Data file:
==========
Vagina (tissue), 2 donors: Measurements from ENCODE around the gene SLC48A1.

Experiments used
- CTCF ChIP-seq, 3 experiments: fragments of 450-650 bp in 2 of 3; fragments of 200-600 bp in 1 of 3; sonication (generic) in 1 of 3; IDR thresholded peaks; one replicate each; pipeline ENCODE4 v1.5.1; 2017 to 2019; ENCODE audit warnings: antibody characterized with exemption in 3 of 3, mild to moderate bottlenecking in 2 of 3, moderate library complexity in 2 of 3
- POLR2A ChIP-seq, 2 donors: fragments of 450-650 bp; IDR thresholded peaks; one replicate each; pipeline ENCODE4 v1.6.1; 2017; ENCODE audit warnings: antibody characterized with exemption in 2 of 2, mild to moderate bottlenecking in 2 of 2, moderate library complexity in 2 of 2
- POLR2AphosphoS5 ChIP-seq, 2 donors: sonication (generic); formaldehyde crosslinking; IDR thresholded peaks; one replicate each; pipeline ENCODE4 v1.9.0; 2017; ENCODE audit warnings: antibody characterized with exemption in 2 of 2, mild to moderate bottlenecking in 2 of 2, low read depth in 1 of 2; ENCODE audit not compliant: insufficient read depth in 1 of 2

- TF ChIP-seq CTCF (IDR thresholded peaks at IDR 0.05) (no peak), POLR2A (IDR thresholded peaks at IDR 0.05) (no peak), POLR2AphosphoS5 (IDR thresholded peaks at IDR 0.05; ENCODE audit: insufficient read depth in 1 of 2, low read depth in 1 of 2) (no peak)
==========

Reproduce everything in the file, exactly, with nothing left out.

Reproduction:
Vagina (tissue), 2 donors: Measurements from ENCODE around the gene SLC48A1.

Experiments used
- CTCF ChIP-seq, 3 experiments: fragments of 450-650 bp in 2 of 3; fragments of 200-600 bp in 1 of 3; sonication (generic) in 1 of 3; IDR thresholded peaks; one replicate each; pipeline ENCODE4 v1.5.1; 2017 to 2019; ENCODE audit warnings: antibody characterized with exemption in 3 of 3, mild to moderate bottlenecking in 2 of 3, moderate library complexity in 2 of 3
- POLR2A ChIP-seq, 2 donors: fragments of 450-650 bp; IDR thresholded peaks; one replicate each; pipeline ENCODE4 v1.6.1; 2017; ENCODE audit warnings: antibody characterized with exemption in 2 of 2, mild to moderate bottlenecking in 2 of 2, moderate library complexity in 2 of 2
- POLR2AphosphoS5 ChIP-seq, 2 donors: sonication (generic); formaldehyde crosslinking; IDR thresholded peaks; one replicate each; pipeline ENCODE4 v1.9.0; 2017; ENCODE audit warnings: antibody characterized with exemption in 2 of 2, mild to moderate bottlenecking in 2 of 2, low read depth in 1 of 2; ENCODE audit not compliant: insufficient read depth in 1 of 2

- TF ChIP-seq CTCF (IDR thresholded peaks at IDR 0.05) (no peak), POLR2A (IDR thresholded peaks at IDR 0.05) (no peak), POLR2AphosphoS5 (IDR thresholded peaks at IDR 0.05; ENCODE audit: insufficient read depth in 1 of 2, low read depth in 1 of 2) (no peak)